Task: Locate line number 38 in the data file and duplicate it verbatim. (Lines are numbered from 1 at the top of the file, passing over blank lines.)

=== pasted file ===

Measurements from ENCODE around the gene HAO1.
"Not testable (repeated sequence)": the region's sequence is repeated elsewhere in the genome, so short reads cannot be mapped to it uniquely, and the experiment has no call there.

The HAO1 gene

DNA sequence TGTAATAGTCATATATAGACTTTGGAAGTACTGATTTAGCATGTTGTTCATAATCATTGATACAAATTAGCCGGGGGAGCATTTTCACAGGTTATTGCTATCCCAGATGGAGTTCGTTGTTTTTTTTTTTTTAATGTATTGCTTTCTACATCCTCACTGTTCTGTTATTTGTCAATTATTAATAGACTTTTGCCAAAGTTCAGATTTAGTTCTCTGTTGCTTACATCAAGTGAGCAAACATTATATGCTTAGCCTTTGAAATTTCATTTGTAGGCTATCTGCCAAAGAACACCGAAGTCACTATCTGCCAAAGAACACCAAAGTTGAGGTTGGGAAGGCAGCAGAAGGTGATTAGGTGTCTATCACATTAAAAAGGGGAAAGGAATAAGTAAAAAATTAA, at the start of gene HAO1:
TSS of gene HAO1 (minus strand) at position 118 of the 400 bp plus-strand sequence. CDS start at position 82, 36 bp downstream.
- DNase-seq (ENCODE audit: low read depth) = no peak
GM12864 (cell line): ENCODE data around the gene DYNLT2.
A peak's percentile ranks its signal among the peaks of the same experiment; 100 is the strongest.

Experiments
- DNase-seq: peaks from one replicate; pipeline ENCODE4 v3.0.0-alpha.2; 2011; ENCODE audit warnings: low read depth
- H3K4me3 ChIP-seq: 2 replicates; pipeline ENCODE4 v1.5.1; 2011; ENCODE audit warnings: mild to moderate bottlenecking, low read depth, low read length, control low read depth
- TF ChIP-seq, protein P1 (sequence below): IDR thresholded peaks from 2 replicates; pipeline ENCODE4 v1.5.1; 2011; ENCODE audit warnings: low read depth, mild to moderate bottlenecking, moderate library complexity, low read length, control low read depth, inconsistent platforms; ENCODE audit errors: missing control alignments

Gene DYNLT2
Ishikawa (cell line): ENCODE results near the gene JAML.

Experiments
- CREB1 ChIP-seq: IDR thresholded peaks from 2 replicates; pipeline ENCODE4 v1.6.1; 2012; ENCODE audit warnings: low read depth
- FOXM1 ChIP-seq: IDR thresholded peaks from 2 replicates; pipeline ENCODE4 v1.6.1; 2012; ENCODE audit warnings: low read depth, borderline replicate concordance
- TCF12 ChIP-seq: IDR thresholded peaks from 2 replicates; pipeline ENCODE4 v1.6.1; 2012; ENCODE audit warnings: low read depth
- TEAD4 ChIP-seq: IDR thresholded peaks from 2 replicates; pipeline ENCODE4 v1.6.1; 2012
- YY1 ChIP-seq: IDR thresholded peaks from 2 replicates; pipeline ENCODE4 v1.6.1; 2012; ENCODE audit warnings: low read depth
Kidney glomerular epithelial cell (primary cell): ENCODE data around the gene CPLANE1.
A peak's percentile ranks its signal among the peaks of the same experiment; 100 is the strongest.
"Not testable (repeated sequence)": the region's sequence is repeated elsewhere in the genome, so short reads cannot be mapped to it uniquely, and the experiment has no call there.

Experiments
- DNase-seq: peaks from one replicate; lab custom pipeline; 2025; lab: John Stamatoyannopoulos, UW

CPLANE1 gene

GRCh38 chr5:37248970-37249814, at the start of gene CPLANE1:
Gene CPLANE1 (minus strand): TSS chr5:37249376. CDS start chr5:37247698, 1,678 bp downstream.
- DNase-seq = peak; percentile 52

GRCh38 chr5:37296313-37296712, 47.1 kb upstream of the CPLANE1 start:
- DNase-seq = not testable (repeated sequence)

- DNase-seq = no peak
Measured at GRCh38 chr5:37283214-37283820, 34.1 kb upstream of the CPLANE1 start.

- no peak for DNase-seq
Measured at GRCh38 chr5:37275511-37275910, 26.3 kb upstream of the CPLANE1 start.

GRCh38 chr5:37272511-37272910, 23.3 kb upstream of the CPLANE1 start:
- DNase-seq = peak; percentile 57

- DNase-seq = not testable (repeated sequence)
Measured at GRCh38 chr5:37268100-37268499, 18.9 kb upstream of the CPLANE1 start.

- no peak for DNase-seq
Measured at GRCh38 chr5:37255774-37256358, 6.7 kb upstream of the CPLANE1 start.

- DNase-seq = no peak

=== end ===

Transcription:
- DNase-seq = not testable (repeated sequence)